As many motorcyclists know from several decades of riding two and four cylinder bikes, adding a couple of cylinders can make for a well balanced, smooth running engine. With the exception of Pierce Fours and the American Ace, then the Indian Four, up until about 1970 the world was for the most part used to riding singles and v-twins. A couple of British designers came on the scene in the 1930’s with some interesting parallel twins that proved ultimately to be landmark designs. One of them, Edward Turner also brought us the very refined Ariel Square Four, a remarkable yet problematic machine launched in 1930. (Read More)
There are a couple of ways to create a “square four” engine layout, but Edward Turner’s approach was essentially two parallel twins in tandem, one behind the other. The two crankshafts were geared together and a chain drove the overhead camshaft. A manifold brought fuel to each of the four inlets from a single carburetor. Unique for British machines of the time, the cases were split horizontally and the transmission was “in unit.” Earliest, 1931 and 1932 machines were overhead cam and 500 cc’s, but went to 600’cc’s for 1932 to 1937. By 1937 a less complex pushrod overhead valve setup was used with displacement bumped to 600 cc’s to give a bit more power for a sidecar, then popular in England. By 1937, displacement was up to 997 cc’s and the smaller engines no longer produced. The cast iron top end was replaced by alloy cylinder and head with attractive polished fins; with its all alloy engine and four graceful exhaust headers the Mark II Square Four was a very sleek machine. But the engine was plagued with cooling problems even the all-alloy top end could not cure. Bottom ends did not hold up to even moderate abuse; high revs mixed with low oil levels often meant a rod went through the cases. Or high temperatures in the rear cylinders due to lack of air flow there would cause the head to warp and the head gasket to fail.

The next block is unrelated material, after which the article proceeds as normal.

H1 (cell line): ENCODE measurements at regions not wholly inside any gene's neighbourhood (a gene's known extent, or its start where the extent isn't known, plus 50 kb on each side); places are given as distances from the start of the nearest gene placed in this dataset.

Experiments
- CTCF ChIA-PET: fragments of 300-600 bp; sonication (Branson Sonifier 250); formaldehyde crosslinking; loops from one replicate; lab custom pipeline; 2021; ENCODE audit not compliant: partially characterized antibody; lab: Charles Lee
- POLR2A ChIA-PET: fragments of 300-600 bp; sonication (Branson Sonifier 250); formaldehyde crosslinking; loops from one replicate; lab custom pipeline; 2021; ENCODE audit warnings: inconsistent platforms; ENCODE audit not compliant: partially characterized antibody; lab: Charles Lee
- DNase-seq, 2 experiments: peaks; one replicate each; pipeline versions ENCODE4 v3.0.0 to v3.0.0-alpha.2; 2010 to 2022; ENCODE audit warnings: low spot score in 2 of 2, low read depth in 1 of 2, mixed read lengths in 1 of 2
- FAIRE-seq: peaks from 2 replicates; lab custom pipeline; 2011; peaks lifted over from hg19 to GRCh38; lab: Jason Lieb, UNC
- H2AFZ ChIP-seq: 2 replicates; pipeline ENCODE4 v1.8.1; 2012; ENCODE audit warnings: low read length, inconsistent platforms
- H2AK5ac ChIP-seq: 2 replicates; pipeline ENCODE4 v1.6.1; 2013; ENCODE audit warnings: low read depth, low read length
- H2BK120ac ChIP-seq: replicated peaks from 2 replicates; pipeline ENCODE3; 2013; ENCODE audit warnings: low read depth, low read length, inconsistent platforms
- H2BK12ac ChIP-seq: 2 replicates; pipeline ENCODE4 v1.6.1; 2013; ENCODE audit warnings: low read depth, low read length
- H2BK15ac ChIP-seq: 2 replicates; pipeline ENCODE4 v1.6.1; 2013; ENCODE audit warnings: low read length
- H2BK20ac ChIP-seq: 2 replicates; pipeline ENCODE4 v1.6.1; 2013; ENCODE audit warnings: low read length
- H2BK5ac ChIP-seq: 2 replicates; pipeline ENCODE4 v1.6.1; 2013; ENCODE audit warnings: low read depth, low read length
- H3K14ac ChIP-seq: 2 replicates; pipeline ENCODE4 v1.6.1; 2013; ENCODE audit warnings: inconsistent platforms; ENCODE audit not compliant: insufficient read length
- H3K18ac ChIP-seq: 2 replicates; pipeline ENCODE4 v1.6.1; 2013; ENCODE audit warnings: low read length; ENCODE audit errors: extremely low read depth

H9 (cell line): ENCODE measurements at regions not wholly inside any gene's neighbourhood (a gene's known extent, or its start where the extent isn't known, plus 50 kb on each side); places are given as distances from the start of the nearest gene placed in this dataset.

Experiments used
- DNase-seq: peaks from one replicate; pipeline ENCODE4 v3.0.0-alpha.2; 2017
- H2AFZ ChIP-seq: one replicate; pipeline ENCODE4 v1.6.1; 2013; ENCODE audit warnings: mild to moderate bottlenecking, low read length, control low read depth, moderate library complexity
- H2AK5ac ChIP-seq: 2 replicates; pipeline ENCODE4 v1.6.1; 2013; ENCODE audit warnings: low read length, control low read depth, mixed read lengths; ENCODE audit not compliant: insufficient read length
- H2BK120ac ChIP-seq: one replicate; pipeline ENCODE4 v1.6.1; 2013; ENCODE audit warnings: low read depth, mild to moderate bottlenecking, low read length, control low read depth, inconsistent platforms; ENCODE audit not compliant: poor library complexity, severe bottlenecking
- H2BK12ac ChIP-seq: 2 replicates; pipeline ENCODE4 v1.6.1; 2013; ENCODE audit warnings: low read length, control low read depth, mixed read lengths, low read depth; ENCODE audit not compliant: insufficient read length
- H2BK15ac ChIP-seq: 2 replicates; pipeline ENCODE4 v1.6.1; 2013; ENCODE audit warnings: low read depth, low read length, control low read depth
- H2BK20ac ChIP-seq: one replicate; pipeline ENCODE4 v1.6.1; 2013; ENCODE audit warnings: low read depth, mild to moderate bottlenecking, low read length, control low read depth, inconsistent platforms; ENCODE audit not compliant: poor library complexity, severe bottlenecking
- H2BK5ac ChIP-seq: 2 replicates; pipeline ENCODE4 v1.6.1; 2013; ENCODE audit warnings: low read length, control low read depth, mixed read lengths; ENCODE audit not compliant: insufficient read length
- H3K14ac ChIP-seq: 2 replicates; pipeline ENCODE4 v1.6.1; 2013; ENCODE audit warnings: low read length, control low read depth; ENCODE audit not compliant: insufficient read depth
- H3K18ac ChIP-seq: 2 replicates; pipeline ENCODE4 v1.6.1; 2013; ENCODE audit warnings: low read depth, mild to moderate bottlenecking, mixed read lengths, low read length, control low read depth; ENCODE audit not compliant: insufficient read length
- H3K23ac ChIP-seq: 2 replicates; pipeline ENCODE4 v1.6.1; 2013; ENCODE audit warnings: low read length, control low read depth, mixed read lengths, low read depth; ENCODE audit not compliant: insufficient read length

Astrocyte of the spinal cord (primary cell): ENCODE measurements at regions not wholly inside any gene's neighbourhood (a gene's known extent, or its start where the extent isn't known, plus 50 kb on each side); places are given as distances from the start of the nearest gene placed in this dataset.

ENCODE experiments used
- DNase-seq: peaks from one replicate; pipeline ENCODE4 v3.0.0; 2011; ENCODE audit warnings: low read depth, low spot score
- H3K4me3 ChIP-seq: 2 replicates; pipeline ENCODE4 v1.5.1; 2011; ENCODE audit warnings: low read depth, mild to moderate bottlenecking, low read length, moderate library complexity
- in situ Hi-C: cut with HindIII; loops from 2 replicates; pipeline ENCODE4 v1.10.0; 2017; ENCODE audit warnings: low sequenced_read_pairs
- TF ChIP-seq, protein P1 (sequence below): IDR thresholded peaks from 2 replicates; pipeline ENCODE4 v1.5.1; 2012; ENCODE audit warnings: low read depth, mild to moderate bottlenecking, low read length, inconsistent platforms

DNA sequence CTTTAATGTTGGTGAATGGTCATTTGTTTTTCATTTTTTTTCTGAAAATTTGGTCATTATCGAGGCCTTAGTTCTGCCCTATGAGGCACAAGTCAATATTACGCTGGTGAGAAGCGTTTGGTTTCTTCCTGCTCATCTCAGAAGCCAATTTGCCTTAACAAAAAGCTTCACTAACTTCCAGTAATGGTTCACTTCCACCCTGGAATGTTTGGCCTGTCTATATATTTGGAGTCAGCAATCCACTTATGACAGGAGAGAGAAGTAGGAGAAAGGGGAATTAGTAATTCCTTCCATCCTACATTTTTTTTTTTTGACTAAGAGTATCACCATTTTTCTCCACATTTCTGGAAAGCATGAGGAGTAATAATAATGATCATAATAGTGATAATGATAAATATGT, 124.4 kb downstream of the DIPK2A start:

The Square Four chassis also evolved from a rigid rear with a girder fork to a hydraulic fork and plunger rear suspension, and seating went from a sprung solo seat to a rigid mounted dual seat. More expensive than most other British bikes, though with quality design details, the Square Four was for gentlemen riders seeking something finer that stood out from the crowd.
One of many storied British marques, Ariel has an interesting history that includes taking over ownership Triumph Motorcycles in 1936, then being sold to BSA in 1944! The company grew out of a bicycle manufacturing company, making its first motorcycle in 1902. The last Ariel Square Four was made in 1958, but Ariel experimented with the stylish streamlined Leader and Arrow Super Sports, ceased all production in 1965. As stated in the catalog for the Guggenheim Museum’s Art of the Motorcycle exhibition, 1998, “Only in 1969, with Honda’s CB750, did the four-cylinder achieve mainstream success.” In the arena of road racing, Kawasaki, Yamaha and Suzuki all made use of the engine layout, but by then liquid cooling was the norm and solved many inherent problems of the square four layout.
When you visit the National Motorcycle Museum you’ll have the chance to look at this 1933 model on loan from Don Rosene, Anchorage, Alaska, plus Square Fours from 1947 and a 1958.
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In the late 1950’s Jim Greely and a partner had a small motorcycle dealership in Richland Center Wisconsin, called “Two Wheelers”. They sold Triumph, Ducati, and Bridgestone bikes, and I remember that they had sales literature for Ariel Sguare Fours. I thought the Ariel was a cool looking bike, I wish I had kept the sales literature that I had been looking at. I’m not sure if any Ariels were ever sold in the area. Later on Two Wheelers started selling Nortons and there was a lot of unofficial drag racing in the area between Norton and Sportster riders. The Nortons could go like hell but had problems with bent pushrods at high RPM’s.